Another "comfort woman" passes away in China
A Chinese woman forced into front-line brothels for Japanese troops during World War II died on Saturday, bringing the number of surviving "comfort women," a euphemism for sex slaves, to only 14 on the Chinese mainland.
The "comfort woman" Huang Youliang passes away in China. [Photo: Chinanews.com]
Huang Youliang died at the age of 90 at her home in Yidui Village in China's southern island province of Hainan.
In October 1941, 15-year-old Huang was raped when the Japanese troops invaded her hometown. She was later put into a brothel and forced to have sex with Japanese soldiers for two years.
In July 2001, Huang and seven other "comfort women" sued the Japanese government, demanding an apology, but the Japanese court repeatedly rejected their appeals over the past decade, claiming that individuals have no right to sue the state.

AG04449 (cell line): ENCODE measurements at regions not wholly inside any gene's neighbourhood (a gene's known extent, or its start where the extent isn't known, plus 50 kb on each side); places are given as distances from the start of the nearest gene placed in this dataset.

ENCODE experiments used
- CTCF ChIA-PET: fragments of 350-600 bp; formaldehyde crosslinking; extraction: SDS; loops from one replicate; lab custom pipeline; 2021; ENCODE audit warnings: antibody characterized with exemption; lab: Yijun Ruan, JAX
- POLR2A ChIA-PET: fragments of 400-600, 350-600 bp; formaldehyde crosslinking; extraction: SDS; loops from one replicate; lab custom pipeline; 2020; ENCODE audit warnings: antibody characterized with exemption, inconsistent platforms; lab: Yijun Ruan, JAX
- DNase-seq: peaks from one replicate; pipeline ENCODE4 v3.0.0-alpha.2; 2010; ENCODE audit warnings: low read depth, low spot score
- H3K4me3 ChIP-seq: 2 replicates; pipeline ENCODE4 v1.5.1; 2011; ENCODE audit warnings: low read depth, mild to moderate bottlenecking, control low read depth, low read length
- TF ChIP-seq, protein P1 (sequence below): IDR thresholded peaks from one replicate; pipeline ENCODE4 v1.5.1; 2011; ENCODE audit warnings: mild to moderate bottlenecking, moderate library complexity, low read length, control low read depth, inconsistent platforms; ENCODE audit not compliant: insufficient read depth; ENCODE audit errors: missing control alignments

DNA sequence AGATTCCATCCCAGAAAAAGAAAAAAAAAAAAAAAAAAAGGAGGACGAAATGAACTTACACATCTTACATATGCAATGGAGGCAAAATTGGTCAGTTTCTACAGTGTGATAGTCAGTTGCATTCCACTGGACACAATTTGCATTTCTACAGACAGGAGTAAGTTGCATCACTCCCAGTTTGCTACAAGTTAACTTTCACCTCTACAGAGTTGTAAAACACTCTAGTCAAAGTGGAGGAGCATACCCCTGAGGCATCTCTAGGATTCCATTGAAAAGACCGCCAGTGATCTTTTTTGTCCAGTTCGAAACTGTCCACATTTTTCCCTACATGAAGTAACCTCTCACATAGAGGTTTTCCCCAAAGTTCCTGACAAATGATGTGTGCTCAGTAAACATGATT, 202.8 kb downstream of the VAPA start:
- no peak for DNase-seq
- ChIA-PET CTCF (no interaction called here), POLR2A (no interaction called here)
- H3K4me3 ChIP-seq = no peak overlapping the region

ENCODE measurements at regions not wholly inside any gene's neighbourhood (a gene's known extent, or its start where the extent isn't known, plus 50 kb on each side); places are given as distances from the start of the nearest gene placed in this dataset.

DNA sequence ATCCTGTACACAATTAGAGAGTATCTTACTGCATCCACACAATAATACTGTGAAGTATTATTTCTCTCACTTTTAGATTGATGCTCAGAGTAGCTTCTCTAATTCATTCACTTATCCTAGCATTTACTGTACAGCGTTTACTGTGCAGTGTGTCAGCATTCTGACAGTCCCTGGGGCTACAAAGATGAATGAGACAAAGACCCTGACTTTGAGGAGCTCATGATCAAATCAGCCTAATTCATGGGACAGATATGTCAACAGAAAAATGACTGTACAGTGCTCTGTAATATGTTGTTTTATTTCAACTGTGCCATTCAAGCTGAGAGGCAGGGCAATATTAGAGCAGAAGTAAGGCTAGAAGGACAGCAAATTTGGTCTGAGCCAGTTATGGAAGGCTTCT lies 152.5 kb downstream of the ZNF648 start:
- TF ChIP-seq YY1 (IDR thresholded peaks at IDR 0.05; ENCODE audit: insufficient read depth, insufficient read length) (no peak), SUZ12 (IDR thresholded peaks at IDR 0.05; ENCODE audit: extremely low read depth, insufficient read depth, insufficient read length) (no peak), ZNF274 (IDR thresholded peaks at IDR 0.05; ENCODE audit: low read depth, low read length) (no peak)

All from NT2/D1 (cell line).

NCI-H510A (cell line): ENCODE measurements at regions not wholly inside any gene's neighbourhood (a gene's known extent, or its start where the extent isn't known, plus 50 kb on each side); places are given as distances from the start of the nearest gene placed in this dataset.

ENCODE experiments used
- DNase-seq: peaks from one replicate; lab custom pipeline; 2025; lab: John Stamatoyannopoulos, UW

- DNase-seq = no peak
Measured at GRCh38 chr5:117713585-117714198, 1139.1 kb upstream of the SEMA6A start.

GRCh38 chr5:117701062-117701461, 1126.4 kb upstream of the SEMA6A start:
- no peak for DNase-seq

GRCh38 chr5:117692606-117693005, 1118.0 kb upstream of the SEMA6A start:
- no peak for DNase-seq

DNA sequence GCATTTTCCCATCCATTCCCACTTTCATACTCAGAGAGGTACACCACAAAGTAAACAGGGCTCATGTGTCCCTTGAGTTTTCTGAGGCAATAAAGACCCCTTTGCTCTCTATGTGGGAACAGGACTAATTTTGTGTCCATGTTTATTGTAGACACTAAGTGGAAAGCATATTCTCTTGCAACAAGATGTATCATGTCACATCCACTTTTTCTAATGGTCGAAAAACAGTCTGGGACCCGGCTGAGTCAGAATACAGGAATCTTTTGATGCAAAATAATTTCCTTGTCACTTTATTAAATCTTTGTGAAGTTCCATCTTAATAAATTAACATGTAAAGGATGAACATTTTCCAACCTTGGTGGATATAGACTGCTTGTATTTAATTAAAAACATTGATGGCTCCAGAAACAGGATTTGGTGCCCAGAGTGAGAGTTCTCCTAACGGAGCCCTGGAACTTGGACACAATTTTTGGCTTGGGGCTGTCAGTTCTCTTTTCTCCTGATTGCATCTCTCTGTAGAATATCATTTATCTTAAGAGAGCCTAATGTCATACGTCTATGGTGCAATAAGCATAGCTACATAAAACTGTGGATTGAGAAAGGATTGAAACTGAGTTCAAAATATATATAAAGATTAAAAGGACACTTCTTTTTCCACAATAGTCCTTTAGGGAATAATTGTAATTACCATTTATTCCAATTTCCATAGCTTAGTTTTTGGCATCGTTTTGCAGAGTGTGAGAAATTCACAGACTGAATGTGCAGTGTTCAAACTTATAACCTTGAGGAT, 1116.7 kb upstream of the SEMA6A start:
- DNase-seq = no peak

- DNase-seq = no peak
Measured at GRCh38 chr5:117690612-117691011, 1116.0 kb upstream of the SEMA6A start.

Women forced into sexual slavery by the Imperial Japanese Army before and during World War II were called "comfort women." Research shows some 400,000 women in Asia were forced to be "comfort women" for the Japanese army during World War II, nearly half of whom were Chinese.
However, the Japanese government has refused to acknowledge legal responsibility for the "comfort women" issue so far.
Efforts by a total of 24 Chinese "comfort women" to sue the Japanese government in four cases since 1995 all failed. Huang is also the last victim to have sued the Japanese government over sex slavery on the Chinese mainland, according to Su Zhiliang, director of a research center on comfort women under the Humanities and Communication College of Shanghai Normal University.
Huang's passing means there are only 14 registered "comfort women" on the Chinese mainland.